The trouble begins with the term "True need." It is condescending, unpersuaded, vaguely "Oh, yeah? Show me"--a term that tends to push a supplicant to the wall. "True need" suspects a hoax or at least a deplorable want of effort. So you can only qualify for the government-provided blessings that flow from proof of this condition with some corresponding loss of dignity: here, look for yourself at the mess that is my (family, body, life). Inspect the kitchen, the bedroom, the medical records, the receipts. I just can't do it by myself--honest.

Before we had "true need" and the "truly needy," we had "poverty" and "the poor." I remember thinking, in the mid- 1960s when these became operative words, how refreshingly simple, direct, respectable, even classic they were. No more "disadvantaged," "underprivileged" and the rest of that disgusting bureaucratic pack. "Poverty"--right out of the Bible and Piers Plowman, it said what it meant.

And yet, it seems to me that in recent times there has been a change for the worse in the way this term is employed, too. "Poverty"--its very down-through- the-centuries quality lends a connotation of permanence and hopelessness to it as a condition. "You have the poor always with you" is the idea, but at first this was invoked only by right-wing antagonists of the Johnson administration's efforts to fight poverty. Now I sense a comparable belief in some quarters on the other side. It suits their new opposition politics and their self-image as affluent champions of the poor: the poor had better always be there to be championed. Any suggestion, in fact, that the lot of any of them has been improved meets with great scorn.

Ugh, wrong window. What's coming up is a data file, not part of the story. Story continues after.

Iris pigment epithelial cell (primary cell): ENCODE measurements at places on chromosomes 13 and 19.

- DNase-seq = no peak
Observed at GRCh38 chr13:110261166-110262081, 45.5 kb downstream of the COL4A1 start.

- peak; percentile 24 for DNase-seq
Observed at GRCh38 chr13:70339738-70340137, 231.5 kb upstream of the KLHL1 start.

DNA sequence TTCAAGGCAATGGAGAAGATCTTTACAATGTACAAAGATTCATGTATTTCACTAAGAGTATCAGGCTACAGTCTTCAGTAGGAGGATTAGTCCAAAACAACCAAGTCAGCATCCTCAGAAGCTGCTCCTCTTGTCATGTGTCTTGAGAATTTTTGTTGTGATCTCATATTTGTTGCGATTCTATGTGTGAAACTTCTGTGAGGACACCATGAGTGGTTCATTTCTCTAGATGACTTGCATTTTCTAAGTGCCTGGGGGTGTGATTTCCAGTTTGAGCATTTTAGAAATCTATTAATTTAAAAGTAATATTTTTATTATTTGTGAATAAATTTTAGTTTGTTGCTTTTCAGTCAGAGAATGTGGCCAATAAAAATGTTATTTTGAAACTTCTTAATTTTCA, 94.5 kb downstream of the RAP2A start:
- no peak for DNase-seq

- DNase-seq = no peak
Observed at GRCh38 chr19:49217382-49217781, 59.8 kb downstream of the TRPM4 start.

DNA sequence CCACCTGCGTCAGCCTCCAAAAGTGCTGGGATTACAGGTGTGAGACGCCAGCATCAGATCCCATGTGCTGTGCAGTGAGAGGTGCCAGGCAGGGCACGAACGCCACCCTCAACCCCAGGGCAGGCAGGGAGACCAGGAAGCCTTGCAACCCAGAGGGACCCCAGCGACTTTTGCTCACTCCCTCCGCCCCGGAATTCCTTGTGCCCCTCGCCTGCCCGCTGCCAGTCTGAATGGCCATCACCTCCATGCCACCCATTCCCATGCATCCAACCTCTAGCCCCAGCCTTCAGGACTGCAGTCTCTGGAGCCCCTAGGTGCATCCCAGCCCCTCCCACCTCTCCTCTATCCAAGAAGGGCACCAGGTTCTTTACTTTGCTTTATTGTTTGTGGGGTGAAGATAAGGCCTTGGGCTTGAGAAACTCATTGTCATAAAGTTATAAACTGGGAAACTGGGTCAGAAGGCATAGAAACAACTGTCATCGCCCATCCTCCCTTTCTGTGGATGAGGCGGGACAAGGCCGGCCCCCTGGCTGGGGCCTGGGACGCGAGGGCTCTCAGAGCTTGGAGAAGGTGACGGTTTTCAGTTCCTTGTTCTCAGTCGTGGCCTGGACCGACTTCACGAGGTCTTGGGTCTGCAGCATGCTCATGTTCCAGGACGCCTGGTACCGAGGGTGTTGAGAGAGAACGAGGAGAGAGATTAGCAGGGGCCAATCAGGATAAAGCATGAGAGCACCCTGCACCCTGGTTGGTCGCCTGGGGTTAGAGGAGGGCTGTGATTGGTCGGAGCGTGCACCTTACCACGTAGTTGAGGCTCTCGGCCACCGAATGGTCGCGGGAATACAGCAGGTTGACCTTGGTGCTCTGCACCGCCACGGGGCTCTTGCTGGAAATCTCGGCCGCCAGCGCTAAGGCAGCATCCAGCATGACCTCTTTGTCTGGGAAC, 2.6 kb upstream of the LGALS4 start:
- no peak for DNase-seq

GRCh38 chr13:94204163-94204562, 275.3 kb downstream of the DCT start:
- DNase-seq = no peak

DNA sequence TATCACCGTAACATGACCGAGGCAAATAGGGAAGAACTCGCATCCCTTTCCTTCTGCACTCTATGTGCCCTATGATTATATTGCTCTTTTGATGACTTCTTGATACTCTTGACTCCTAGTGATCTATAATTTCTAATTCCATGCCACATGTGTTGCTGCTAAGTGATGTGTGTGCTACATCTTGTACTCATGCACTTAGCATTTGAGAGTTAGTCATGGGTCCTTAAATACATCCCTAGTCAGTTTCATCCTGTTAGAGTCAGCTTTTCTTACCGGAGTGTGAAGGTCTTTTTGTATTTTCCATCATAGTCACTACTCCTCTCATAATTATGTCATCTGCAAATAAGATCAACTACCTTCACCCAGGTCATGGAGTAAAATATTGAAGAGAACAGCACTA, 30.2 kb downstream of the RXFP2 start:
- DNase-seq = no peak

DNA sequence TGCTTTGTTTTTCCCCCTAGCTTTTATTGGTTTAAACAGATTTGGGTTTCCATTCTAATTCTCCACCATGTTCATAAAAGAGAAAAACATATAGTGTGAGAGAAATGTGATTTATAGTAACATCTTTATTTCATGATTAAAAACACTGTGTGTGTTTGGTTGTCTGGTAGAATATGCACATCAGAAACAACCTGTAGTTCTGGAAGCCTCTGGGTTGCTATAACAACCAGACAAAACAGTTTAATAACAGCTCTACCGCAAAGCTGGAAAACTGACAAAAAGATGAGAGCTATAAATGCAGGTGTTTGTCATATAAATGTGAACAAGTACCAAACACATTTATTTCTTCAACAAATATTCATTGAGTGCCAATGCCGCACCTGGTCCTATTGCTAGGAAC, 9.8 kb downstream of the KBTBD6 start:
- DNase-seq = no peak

What we are having in the 1980s, in other words, is not a war against poverty, but rather a war about poverty.

Who are the participants in this war? Practically all of us who are not poor, so far as I can see. But some, alas, are much more active combatants than others. And they are identifiable by their philosophical predilections. For one side, almost parodied by some of the dandied-up conservative rich, Ben Franklin (as distinct from Che Guevara) is the founding authority. There's not a one of his complacent little maxims that doesn't seem to them applicable to those currently in need.

A long line of American politicians has been a part of this tradition. They are the ones who, viewing the bleakest social landscape the South Bronx or Appalachia has to offer, invariably are moved to recall their own early deprivations and subsequent success, offering this up as a useful inspiration to their sullen audience. The message is, variously: what a wonderful country we live in; see, if you would just work a little harder you could do it; I got mine, you get yours.

All this rests on some mythic assumption of classlessness, of a wholly benign economic environment in which one racial or ethnic or economic or professional group never owes its good fortune to the miseries of another, of a kind of simple, linear upward mobility available to anyone who sets out to achieve it. Good-news stories are taken as the norm. God bless you, Tiny Tim.